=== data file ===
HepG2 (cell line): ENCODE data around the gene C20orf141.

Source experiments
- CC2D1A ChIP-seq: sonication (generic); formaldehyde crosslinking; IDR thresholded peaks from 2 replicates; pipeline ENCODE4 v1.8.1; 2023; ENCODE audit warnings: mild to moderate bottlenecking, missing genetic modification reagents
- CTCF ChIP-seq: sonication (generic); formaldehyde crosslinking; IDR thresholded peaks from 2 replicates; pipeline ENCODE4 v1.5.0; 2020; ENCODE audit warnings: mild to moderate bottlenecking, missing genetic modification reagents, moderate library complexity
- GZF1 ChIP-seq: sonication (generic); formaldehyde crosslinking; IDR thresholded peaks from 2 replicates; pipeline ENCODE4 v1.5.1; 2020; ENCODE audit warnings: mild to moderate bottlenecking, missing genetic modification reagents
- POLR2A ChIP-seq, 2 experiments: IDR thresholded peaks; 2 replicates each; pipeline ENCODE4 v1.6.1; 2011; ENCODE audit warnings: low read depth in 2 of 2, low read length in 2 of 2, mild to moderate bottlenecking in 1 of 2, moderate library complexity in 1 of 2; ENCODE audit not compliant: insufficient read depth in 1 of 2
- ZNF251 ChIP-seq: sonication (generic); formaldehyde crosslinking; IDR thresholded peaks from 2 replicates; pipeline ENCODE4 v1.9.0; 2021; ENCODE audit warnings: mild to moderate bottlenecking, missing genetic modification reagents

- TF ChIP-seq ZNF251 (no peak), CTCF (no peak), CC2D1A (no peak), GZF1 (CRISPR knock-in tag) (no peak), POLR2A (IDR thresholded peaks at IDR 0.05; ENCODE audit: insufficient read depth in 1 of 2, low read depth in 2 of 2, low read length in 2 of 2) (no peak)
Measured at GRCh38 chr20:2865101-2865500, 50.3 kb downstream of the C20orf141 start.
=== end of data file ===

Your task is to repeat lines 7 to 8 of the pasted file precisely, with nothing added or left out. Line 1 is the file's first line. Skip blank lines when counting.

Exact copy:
- ZNF251 ChIP-seq: sonication (generic); formaldehyde crosslinking; IDR thresholded peaks from 2 replicates; pipeline ENCODE4 v1.9.0; 2021; ENCODE audit warnings: mild to moderate bottlenecking, missing genetic modification reagents

- TF ChIP-seq ZNF251 (no peak), CTCF (no peak), CC2D1A (no peak), GZF1 (CRISPR knock-in tag) (no peak), POLR2A (IDR thresholded peaks at IDR 0.05; ENCODE audit: insufficient read depth in 1 of 2, low read depth in 2 of 2, low read length in 2 of 2) (no peak)